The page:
Lyle Lovett Tells Congress Performers Should Be Paid for Radio Play

Musicians who add the guitar riff or bass groove to "bring a song to life" should be paid when their work is played on the radio, four-time Grammy winner Lyle Lovett told a Senate panel on Tuesday.

Lovett, testifying the morning after a local gig, urged the Senate Judiciary Committee to consider legislation requiring commercial radio to pay royalties to performers when they play their songs. Songwriters already receive such payments.

"This issue is not about me. It's about the thousands of performers across the country who work so hard to earn livings that are so modest in relation to their talent," Lovett said.

Lovett said the musicians often are critical to the songs. "Those are people who are usually not credited as writers of a song, but are extremely influential in bringing a song to life and are very much a part of the creative process," he said.

Lovett appeared on behalf of the musicFirst Coalition. He was joined at the witness table by singer-songwriter Alice Peacock, who performed a portion of her hit song "Bliss" as part of her testimony. Ray Benson, who leads the Texas swing band Asleep at the Wheel, also attended. He planned to lobby lawmakers later.

Internet, cable and satellite radio already pay fees to performers and musicians, along with songwriter royalties. But commercial AM and FM radio stations do not, the witnesses said.

The National Association of Broadcasters opposes the fee for performers, and local radio stations consider it a performance tax, said Steven Newberry, president and CEO of Commonwealth Broadcasting Corp.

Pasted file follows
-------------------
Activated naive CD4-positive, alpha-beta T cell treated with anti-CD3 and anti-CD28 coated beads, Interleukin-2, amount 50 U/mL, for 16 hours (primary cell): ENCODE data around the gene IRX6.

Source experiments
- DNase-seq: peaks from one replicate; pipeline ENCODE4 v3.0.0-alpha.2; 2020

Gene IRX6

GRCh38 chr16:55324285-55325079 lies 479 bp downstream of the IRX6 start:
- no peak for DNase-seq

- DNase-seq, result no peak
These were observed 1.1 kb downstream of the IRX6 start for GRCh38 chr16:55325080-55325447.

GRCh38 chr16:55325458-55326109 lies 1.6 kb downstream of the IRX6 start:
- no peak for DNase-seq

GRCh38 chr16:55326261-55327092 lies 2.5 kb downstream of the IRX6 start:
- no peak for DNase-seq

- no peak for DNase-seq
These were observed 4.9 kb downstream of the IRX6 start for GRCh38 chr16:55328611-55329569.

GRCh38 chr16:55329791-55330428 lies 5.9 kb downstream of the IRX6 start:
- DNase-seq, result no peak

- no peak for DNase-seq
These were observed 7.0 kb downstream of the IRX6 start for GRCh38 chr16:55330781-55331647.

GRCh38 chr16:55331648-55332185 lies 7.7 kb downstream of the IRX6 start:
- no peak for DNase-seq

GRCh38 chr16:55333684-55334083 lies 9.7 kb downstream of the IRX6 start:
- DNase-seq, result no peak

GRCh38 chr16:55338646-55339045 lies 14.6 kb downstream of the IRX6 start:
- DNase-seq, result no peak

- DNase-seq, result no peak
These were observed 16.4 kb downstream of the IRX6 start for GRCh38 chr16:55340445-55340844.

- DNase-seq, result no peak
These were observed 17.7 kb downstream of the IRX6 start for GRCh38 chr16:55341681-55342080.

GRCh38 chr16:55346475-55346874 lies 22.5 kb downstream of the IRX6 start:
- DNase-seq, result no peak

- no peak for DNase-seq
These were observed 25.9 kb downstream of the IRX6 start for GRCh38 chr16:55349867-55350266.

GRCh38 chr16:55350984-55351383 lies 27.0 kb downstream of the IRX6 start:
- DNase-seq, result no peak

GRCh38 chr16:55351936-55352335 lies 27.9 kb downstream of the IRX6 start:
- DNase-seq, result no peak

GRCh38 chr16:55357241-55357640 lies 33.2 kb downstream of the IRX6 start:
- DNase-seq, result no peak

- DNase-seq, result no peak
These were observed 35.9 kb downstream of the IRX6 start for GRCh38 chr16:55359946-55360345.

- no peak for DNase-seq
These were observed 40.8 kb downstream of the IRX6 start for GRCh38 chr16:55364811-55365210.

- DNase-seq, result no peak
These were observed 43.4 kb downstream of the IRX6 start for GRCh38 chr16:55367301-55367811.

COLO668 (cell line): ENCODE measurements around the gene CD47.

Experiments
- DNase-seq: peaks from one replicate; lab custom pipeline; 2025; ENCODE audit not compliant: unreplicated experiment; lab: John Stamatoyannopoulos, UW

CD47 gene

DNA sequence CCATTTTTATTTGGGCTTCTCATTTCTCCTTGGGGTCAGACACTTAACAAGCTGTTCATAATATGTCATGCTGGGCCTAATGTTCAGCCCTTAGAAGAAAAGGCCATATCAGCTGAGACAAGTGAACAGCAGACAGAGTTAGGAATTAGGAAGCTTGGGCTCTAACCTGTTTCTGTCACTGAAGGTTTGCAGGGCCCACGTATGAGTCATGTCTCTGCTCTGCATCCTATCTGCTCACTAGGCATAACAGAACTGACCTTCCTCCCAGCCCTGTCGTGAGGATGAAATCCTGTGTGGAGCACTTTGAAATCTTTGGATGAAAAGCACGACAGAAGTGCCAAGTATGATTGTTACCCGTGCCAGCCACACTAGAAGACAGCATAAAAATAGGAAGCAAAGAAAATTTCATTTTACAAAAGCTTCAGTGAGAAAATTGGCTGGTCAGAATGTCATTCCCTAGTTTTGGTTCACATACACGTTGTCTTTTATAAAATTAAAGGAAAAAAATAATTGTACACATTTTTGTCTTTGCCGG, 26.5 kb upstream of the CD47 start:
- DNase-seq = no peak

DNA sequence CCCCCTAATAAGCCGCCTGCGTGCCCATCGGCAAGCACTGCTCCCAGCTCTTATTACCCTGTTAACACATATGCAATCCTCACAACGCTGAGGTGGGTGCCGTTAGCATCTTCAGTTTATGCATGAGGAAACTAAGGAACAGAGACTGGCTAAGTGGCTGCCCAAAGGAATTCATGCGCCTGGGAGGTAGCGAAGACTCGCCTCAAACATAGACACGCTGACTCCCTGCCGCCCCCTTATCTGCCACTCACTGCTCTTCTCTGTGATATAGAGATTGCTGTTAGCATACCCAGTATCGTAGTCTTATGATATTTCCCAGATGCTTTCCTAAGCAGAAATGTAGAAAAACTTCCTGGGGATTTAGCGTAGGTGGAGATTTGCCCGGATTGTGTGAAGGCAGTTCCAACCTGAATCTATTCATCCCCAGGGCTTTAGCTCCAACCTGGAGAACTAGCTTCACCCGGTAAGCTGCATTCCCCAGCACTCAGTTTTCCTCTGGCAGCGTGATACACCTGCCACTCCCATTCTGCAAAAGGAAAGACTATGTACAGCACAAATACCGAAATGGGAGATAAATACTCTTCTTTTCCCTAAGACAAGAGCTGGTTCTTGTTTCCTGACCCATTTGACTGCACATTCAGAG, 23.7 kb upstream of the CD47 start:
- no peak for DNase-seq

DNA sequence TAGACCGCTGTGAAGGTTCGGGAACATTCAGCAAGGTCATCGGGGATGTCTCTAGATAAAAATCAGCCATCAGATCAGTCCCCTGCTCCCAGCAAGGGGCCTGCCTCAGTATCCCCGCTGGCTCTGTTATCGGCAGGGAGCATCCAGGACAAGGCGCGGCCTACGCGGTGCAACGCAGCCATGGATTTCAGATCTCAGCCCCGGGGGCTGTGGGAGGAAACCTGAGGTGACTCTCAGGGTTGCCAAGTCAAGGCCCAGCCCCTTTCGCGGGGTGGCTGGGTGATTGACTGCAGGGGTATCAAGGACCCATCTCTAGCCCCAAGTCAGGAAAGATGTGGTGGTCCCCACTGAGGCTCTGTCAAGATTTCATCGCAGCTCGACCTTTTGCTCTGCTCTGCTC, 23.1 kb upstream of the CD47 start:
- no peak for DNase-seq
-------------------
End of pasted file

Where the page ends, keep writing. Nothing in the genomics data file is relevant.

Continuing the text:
"The existing model works for one very simple and significant reason: The promotional value of what the record labels and performers receive from free airplay on local radio stations drives consumers to purchase music," said Newberry, who operates 23 radio stations in rural Kentucky.

Senators questioned what effect the payments might have on the radio business and musicians, as well as whether fees should be based on revenue or profit and whether fees should be based on size of the station's audience.

The musicians found sympathy among the committee members. Among them was Sen. Orrin Hatch, a Utah Republican who has received royalties from songs he has written and recorded. "You ought to find some way to do it," Hatch told the radio representatives.

But Sen. John Cornyn, R-Texas, was more skeptical.

"The problem is once Congress starts mandating things, it never seems to stop," Cornyn said.

Sen. Pat Leahy, the Vermont Democrat who chairs the committee, questioned whether it is right for the U.S. to not pay performers while other countries do.

"When we turn on the radio, I want to know that the voices I hear belong to artists who are being treated fairly," he said.